Costs in fair work cases

These passages from a recent unfair dismissal case set out the legal principles which are involved in dealing with an application for costs.


[14] The costs claimed by Vesta are mainly the ‘costs’ of its CEO, Ms Toohey, spending

time in responding to the application. However, other than the two $120 costs relating to two

‘debrief’ meetings with her clinical supervisor, they are not actually costs expended by Vesta.

Rather, they are a claim for recompense for the value of the time spent by its CEO.

[15] The Commission cannot make an order for the payment of this type of ‘cost’. The

Commission’s discretion to order costs is limited to professional legal costs actually incurred

by a party. There is a long line of authority that the power of courts or tribunals to award costs

does not extend to recompense a self-represented party for the value of their time spent in

preparing their own case.

1 There are many reasons for this approach, including that doing so

would lead to the inequal treatment of litigants, as a party who was legally represented would

[2023] FWC 1354


not be recompensed for their own time and effort, but a self-represented party would be. Courts

have also pointed to practical considerations such as the difficulty of quantifying the costs of a

self-represented party. Judgments have also raised the issue that the work completed by selfrepresented parties in most instances cannot be regarded as the equivalent of work completed

by qualified legal representatives, as it is usually less efficiently conducted and therefore tends

to add to the opposing party’s legal representation costs and drains court resources.2 Further, in

the context of matters before the Commission, a party is not able to be legally represented (and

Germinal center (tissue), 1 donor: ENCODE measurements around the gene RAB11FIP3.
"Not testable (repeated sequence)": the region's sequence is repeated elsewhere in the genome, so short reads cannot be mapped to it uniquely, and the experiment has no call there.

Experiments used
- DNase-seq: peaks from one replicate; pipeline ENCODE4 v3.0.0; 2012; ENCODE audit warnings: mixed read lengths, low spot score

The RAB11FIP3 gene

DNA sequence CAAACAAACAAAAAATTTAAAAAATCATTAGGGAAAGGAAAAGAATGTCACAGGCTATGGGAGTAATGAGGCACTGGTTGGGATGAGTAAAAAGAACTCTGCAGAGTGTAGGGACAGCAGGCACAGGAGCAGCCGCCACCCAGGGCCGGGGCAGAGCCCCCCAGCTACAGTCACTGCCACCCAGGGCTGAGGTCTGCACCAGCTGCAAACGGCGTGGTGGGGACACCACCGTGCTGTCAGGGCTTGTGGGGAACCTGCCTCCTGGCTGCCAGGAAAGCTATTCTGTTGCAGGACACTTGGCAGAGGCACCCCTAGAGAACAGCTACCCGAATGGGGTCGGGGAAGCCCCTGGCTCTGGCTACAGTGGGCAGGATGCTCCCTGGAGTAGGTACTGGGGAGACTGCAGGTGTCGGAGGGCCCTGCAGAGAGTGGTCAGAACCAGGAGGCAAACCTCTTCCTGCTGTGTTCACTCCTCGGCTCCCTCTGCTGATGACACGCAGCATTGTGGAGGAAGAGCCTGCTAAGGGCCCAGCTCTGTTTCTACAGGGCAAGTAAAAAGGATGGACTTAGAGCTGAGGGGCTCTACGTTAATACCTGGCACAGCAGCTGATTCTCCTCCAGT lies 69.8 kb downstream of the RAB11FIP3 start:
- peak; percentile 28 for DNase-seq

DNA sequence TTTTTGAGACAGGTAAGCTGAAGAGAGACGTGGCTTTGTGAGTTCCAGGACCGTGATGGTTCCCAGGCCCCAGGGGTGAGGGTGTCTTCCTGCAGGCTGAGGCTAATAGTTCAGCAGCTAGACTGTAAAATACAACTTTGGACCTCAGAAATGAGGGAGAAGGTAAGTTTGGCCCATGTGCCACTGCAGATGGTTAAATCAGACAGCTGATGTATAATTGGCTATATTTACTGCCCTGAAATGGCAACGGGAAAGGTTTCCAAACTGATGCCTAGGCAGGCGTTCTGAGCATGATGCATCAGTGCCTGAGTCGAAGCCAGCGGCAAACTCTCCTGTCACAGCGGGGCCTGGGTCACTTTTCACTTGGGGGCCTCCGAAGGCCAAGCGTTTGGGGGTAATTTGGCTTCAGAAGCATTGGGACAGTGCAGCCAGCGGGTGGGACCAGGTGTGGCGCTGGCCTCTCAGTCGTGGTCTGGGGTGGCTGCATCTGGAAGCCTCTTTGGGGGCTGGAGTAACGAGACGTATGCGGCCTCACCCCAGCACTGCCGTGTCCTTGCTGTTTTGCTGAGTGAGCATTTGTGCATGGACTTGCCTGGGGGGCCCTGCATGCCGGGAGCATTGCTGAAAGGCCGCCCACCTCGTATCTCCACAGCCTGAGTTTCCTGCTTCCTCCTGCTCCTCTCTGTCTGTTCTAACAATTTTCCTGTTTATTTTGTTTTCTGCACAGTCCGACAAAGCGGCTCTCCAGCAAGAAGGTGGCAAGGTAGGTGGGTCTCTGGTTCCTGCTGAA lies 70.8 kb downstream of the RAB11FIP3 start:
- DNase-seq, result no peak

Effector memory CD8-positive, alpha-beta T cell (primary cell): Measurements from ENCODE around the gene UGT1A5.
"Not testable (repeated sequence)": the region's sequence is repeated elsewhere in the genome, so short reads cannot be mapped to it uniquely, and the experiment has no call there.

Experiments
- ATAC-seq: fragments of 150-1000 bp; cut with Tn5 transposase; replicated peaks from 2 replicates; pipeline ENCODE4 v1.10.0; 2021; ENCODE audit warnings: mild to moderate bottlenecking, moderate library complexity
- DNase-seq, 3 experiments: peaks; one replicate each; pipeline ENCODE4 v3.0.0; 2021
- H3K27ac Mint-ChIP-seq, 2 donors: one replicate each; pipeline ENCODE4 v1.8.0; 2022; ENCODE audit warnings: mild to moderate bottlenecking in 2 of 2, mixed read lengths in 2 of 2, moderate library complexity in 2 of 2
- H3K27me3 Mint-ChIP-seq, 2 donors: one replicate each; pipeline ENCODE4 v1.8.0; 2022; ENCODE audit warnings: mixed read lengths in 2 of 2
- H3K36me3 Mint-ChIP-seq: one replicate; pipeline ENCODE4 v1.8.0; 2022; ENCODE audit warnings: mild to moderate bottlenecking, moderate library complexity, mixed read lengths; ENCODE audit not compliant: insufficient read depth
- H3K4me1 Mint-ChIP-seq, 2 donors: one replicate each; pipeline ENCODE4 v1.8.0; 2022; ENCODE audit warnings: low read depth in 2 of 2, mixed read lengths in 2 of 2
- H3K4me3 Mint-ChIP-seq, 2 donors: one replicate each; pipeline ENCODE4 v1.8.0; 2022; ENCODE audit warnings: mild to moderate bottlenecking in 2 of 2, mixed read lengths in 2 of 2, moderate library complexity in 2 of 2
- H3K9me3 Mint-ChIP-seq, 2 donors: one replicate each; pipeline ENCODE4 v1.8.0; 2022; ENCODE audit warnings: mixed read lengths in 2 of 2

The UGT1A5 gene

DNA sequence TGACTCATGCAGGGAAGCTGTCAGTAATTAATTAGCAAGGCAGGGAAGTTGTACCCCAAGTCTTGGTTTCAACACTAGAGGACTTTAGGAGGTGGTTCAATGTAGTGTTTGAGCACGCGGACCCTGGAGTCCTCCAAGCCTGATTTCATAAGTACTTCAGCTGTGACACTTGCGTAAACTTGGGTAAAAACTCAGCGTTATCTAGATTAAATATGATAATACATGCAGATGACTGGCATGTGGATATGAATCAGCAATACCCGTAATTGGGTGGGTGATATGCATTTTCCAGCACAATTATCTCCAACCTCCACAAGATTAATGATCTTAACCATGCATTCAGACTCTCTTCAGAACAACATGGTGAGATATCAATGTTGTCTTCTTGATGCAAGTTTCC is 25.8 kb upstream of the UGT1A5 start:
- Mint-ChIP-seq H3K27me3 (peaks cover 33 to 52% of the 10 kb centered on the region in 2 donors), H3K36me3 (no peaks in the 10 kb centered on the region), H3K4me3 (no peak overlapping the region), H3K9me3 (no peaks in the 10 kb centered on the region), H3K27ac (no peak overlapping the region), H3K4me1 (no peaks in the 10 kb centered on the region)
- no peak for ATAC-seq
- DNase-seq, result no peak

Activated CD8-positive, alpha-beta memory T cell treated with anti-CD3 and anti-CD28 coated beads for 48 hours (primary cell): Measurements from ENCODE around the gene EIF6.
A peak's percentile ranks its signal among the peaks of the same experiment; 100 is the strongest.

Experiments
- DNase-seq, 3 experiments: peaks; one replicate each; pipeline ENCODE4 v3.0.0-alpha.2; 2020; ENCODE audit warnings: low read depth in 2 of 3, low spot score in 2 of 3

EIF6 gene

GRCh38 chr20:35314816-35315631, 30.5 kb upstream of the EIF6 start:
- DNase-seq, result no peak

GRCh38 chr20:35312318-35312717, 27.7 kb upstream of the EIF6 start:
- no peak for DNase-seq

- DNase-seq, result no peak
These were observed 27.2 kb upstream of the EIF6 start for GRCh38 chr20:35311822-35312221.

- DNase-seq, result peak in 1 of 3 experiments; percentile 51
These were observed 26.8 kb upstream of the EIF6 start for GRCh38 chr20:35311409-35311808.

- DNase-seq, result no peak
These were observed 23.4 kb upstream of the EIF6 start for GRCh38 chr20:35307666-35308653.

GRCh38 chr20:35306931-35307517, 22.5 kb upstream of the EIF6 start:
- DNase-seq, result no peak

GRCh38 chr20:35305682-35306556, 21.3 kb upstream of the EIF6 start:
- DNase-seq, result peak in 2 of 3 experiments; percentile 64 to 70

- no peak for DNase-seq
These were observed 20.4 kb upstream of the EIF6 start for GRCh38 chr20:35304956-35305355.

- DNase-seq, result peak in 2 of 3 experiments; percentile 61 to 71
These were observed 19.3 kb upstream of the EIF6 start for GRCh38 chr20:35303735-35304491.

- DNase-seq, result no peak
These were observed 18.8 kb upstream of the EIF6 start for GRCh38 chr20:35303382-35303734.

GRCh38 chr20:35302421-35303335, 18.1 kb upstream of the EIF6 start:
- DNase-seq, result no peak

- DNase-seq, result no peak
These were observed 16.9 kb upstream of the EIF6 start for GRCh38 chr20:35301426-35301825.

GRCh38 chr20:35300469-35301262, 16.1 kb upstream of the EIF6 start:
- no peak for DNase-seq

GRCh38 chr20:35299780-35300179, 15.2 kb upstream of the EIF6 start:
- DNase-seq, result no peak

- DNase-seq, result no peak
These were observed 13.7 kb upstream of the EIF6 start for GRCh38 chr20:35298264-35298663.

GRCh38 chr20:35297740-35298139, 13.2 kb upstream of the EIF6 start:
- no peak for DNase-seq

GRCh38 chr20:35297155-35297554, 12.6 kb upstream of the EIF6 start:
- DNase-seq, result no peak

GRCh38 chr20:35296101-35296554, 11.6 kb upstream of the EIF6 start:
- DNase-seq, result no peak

therefore incur costs that may potentially be the subject of an order for costs) unless and until

they have been granted permission.

3 Accordingly, legal costs incurred where no permission has

been granted cannot be claimed.

[16] Accordingly, I find that the application must be dismissed in relation to the costs

concerning Ms Toohey’s time.

[17] Self-represented parties can, in some circumstances, be recompensed for some out-ofpocket expenses incurred. Vesta has claimed the sum of $240 for two meetings with her clinical

supervisor, one on 6 April 2023 and the other on 20 April 2023, the day after the application

was discontinued.

[18] As noted above, the application by Vesta was made under section 400A of the Act.

Section 400A provides a discretionary power for the Commission to make an order for costs

against a party. The Commission can only consider making such an order if it is satisfied that

the first party (in this case Ms Heritage) caused the claimed costs to be incurred because of an

unreasonable act or omission in connection with the conduct or continuation of the matter.4

[19] Vesta has not identified what it claims to be the unreasonable act or omission of the

applicant in connection with the conduct or continuation of the matter. I infer that Vesta’s

contention is based on its view that the applicant should have either not made the application